BMW 6 Series Gran Turismo Hatchback Interior, Design & Build

The leather interior of the bmw 6 series gran turismo

Enthusiasts might have reason to complain about the way the car handles, but surely no one will have any complaints with its cabin. It’s luxurious, roomy and beautifully put together. Once again with a BMW build quality is second to none, while comfort is first rate. Specify active air suspension and ride quality will be excellent.

Insulation is another tick in the box that contributes to a relaxed driving experience. The sports seats come with quality leather trim as standard and the support they offer is superb. They’re heated as standard but if you want a massage function, you’ll need to splash out an extra £800.

The dashboard is typical BMW fare – well-built and logically composed. It’s bigger than usual so that it can fit the GT’s vast dimensions, and its fit and finish is excellent. Look around you and you’ll also see evidence of leather, wood and soft-touch plastics, all of which combine to make the cabin feel very special.

Is the BMW 6 Series Gran Turismo Hatchback practical? While enthusiasts will look to the 5 Series for driver involvement, those who want more usability will turn to this one. It’s larger and more versatile.

There are lots of storage spaces dotted around the place, access to the rear seats is easy and once they’re belted up back there, passengers will be pleased with the amount of space on offer. Visibility is another plus, while the boot comes in at 570-litres. This can be increased to 1,700-litres by folding the rear seats.

Equipment & Safety Of The BMW 6 Series Gran Turismo Hatchback

All models are well-equipped, with standard kit including a rear view parking camera, a powered boot lid, dual-zone climate control, power-adjusted heated seats, LED headlights, LED fog lights, cruise control, front and rear parking sensors, a 20GB hard drive, cruise control, BMW’s iDrive infotainment system, a digital radio, sat-nav and adjustable ambient lighting.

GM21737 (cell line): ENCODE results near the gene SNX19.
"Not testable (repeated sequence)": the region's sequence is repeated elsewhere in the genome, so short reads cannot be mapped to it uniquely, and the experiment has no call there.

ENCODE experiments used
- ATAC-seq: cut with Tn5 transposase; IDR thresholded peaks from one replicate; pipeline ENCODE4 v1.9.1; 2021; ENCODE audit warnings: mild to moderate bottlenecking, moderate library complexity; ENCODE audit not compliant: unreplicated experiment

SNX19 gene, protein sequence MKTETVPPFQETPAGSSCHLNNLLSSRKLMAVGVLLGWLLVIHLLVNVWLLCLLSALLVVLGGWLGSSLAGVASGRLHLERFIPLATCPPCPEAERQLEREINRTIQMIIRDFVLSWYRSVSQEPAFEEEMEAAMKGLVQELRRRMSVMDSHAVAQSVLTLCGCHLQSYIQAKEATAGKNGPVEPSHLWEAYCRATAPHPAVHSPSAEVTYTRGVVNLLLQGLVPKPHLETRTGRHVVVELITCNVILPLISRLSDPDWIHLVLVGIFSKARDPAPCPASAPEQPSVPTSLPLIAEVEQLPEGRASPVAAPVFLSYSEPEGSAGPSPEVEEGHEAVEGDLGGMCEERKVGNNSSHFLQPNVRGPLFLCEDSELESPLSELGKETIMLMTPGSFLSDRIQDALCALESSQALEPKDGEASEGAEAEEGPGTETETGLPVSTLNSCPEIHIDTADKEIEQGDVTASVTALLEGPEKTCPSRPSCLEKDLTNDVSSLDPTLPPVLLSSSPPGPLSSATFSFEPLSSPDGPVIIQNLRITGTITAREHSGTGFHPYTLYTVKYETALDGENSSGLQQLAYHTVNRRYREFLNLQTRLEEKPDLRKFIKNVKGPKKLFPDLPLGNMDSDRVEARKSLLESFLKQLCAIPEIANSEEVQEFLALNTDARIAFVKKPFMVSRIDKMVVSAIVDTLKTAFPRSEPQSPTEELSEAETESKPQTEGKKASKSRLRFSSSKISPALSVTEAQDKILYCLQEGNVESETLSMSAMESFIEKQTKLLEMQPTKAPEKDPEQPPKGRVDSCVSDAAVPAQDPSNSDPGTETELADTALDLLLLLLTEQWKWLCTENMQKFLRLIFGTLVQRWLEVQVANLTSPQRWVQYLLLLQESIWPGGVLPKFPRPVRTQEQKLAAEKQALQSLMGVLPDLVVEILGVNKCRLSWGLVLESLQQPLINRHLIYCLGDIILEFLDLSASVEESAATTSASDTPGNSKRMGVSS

Also standard is the brands excellent ConnectedDrive Services, which gives you access to Apple CarPlay, BMW’s concierge services and more.

In terms of how safe the car is, Euro NCAP awarded it all five stars for its crash-test performance, while its standard safety kit includes the aforementioned ConnectedDrive Services, automatic emergency braking, all-around LED lights, traffic info and Emergency Call.

Costs Of The BMW 6 Series Gran Turismo Hatchback

Prices for the new car start out from £47,925 and rise to £58,835. For more information on our leasing deals, you can check out our page here.

In terms of its running costs, there are two petrol engines available, the cheapest of which to buy is the 530i model. It averages 43.3mpg economy if you stick to the 18” alloys, which doesn’t seem half bad for a car that can sprint from 0-62mph in 6.3 seconds.

The 640i, straight-six engine develops 335bhp and returns 35.3mpg at best while pumping out 187g/km of CO2. It’s expensive to insure and sits in group 43, while the smaller 630i model sits in group 41.